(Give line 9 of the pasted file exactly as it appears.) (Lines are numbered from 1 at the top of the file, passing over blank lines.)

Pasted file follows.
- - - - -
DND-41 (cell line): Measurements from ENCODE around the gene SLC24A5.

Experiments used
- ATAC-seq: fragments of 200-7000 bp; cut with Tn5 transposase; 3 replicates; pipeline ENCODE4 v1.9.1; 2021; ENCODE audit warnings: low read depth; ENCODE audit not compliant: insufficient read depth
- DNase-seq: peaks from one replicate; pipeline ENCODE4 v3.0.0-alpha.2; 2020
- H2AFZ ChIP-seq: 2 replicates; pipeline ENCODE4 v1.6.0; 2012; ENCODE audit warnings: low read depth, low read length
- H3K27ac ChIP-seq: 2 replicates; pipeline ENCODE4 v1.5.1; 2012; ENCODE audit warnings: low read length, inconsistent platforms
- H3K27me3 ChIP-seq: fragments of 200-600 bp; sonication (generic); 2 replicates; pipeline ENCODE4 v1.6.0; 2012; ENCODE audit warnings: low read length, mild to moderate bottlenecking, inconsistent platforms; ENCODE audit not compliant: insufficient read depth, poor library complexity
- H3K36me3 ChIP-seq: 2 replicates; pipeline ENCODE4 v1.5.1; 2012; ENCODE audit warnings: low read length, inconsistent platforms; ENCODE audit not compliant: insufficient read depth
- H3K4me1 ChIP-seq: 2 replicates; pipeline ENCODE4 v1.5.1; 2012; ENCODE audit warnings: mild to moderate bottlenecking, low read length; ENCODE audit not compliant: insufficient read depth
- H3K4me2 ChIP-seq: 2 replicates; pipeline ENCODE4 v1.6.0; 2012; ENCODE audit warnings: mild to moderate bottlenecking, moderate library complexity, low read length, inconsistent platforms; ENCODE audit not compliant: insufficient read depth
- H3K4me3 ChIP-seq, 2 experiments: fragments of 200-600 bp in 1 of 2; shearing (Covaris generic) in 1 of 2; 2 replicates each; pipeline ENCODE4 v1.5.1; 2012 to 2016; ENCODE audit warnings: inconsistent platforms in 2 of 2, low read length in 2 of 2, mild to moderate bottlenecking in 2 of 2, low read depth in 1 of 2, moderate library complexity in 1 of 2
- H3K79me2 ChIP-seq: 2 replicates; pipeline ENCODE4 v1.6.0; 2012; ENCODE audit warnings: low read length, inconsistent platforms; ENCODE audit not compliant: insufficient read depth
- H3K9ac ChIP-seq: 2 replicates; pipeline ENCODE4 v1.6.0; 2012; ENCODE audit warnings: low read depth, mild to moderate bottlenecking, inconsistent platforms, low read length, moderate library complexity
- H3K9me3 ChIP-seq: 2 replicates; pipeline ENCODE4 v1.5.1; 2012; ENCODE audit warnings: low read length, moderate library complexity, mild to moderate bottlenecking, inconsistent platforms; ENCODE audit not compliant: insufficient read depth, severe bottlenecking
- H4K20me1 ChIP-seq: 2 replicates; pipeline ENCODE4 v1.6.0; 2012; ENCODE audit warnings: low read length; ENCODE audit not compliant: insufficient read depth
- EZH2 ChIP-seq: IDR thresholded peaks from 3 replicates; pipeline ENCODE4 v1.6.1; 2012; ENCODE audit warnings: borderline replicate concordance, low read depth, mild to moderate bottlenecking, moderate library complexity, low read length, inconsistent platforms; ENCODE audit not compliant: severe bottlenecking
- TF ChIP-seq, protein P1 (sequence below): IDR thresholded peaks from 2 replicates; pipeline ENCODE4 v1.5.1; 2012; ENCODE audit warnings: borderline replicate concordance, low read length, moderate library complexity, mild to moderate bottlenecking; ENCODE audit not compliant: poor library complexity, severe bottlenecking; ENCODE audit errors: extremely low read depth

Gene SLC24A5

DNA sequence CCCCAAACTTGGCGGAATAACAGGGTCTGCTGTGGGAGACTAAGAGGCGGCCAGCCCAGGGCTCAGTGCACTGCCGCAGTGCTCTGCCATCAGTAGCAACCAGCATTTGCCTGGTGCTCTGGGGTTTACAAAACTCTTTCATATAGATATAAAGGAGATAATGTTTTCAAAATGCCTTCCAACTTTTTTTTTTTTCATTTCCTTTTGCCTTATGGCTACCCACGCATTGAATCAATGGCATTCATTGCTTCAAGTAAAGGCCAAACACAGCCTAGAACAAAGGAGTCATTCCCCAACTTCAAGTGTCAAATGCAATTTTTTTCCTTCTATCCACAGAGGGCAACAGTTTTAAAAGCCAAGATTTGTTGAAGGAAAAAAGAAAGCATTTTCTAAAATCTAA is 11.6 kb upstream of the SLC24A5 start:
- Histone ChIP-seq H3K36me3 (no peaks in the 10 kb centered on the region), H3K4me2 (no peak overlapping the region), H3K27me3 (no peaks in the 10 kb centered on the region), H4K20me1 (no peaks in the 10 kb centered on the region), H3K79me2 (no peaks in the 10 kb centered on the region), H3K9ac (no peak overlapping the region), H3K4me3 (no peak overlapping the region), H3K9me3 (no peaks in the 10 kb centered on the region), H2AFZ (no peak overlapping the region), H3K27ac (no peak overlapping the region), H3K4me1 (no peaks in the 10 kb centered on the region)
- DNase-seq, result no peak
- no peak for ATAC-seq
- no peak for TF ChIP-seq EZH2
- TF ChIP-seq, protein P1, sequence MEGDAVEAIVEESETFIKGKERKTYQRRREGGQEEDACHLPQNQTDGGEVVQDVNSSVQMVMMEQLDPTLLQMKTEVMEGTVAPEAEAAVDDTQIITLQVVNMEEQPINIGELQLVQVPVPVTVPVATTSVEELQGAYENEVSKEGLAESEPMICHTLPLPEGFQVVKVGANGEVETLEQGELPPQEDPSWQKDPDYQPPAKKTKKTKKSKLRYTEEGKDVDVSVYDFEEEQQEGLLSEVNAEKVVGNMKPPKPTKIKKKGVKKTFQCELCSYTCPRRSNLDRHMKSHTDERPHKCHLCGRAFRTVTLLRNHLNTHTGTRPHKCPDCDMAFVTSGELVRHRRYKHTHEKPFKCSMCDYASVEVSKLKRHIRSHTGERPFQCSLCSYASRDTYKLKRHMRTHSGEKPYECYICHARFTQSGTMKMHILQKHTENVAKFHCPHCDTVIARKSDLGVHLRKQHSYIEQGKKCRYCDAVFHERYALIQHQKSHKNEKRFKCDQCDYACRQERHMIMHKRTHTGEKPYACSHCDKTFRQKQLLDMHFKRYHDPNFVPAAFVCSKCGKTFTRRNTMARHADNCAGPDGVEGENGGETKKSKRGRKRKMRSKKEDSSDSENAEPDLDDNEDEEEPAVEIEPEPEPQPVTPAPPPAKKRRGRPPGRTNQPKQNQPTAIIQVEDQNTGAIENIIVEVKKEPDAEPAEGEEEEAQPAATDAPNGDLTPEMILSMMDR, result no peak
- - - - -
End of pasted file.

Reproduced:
- H3K4me1 ChIP-seq: 2 replicates; pipeline ENCODE4 v1.5.1; 2012; ENCODE audit warnings: mild to moderate bottlenecking, low read length; ENCODE audit not compliant: insufficient read depth